From the parking lot, the Towers Trail offers a forested start to a beautiful wander through ferns and sitka spruces. Just beyond? Stunning views of the sea and headlands around Port Orford. Towers Trail starts off paved, but much of the later trail is pea gravel. The trail is narrow in spots. However, much of the grade is level or has a gentle slope. You’ll find a unique vantage of the ocean and coastal lands.

Directions to Port Orford Heads State Park

Explore the dinosaurs of Prehistoric Gardens via an accessible path and boardwalk

Big kid, big rock... and even bigger surf at Bandon.

South of Port Orford, dinosaurs roam. And with the Oregon Coast’s tall, lush, temperate rainforests, the thick beds of ferns and tall trees easily make you feel like you’ve taken a trip not just to the coast, but back in time.

Pea gravel paths are wide, and wooden bridges criss-cross a stream that gurgles through the grounds. And at every turn, life-size models of dinosaurs or other prehistoric creatures await, including a stegosaurus, dimetrodon, and pteranodon.

The rich, green forest can make you feel like you’re a million miles (and a few hundred million years) away from the rest of the world. Yet the path isn’t actually very long. This easy roadside attraction was right off Highway 101. It gave our entire family big smiles and lots of new insights on the world of the dinosaurs.

Directions to Prehistoric Gardens

Oregon Coast travel: Access beaches and scenic overlooks from Highway 101’s viewpoints and Oregon State Parks

Forests, waves, rocks, and mountains abound on the stunning Southern Oregon Coast.

Dotted with small towns, forests, beaches, and coastal wonderlands, Highway 101 is this stretch of the world’s only major highway. Oregon State Parks operates many viewpoints and state parks right off the road, including large properties such as the 1,850-acre Humbug Mountain State Park, and small scenic access points such as Ophir Wayside.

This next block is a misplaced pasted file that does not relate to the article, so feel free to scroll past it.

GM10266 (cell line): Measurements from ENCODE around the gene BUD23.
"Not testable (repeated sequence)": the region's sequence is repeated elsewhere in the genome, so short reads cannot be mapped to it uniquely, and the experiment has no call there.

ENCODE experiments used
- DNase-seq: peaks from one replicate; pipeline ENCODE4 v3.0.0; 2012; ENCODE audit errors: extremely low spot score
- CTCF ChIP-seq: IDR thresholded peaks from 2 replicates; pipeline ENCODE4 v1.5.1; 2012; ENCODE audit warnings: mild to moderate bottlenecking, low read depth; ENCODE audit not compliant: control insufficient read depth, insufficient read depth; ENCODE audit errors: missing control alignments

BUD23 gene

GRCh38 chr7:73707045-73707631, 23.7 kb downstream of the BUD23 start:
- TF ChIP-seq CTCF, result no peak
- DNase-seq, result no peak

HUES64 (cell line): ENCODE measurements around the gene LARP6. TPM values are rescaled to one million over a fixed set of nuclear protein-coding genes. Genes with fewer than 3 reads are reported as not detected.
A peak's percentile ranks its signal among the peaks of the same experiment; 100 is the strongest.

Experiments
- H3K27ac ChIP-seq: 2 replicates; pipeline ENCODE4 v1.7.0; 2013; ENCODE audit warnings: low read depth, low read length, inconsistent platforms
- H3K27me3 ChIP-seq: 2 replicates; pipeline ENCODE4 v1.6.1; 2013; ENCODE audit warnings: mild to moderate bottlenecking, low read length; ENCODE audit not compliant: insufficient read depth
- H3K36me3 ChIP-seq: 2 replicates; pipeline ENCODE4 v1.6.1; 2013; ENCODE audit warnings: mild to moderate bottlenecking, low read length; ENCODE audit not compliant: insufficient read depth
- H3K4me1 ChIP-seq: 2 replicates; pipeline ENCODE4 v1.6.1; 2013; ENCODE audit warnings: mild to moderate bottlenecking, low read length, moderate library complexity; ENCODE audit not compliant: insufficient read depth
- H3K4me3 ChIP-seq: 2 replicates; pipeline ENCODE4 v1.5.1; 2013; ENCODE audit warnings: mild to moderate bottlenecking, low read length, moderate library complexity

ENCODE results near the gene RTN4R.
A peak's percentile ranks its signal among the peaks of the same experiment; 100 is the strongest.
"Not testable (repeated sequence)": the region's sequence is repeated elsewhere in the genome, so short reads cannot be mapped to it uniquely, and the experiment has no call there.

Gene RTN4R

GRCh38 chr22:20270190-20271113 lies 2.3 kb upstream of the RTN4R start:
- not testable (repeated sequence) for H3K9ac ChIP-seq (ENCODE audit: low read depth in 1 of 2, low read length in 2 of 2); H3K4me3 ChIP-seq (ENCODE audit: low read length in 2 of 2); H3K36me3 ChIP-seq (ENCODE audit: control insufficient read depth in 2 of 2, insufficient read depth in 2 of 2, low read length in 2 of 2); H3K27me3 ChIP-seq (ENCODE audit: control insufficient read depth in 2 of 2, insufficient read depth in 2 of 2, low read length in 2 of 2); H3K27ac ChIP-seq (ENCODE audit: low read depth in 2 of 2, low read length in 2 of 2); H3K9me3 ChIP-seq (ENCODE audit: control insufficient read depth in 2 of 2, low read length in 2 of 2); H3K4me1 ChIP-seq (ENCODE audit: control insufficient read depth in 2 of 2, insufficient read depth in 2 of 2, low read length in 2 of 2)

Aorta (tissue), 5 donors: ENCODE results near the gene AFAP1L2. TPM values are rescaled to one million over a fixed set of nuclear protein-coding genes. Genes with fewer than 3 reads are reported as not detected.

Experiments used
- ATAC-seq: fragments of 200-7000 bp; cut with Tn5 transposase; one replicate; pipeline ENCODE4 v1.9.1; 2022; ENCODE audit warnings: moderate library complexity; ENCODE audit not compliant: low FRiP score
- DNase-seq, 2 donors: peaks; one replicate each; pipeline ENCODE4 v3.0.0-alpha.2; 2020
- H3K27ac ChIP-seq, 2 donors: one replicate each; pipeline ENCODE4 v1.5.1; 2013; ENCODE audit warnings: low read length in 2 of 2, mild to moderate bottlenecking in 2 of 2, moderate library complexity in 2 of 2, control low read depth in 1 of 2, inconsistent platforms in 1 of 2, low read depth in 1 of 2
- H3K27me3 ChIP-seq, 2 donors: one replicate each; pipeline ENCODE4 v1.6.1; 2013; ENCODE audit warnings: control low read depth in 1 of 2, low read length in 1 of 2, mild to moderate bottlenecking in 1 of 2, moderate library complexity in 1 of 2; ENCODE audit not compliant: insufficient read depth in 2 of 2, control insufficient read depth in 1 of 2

In Port Orford itself, Tseriadun State Recreation Site’s Agate Beach proved another wonderful, and accessible, stop for our family. Just past Evergreen Shores RV Park, the road ends at a parking lot with accessible parking spaces. A paved trail cuts through a small wooded area between the parking lot and the beach. Near the end of the trail, loose sand and clumps of dune grasses lead the way to a black sand beach, rivers of agates, and dramatic stack rocks.

Directions to Tseriadun State Recreation Site (known locally as Agate Beach)

Oregon Coast travel: Harris Beach provides a great vantage for viewing Whaleshead Rock.

Between Port Orford and Gold Beach, Ophir Wayside is right off 101. Along with toilets and an accessible parking lot, a short path runs to a long stretch of beautiful beach. The paved trail is narrow and has a few bumps along the way. The asphalt ends at a sandy dip that leads to the shore itself. Ophir makes a wonderful stop to take in the sea air and wander along a long, unbroken beautiful sandy beach.

Directions to Ophir Beach

Nearby Arizona Beach also includes a 0.6-mile loop trail. Our understanding is the trail and overall area are very accessible. We’re planning to check them out on our next trip to the Gold Beach area.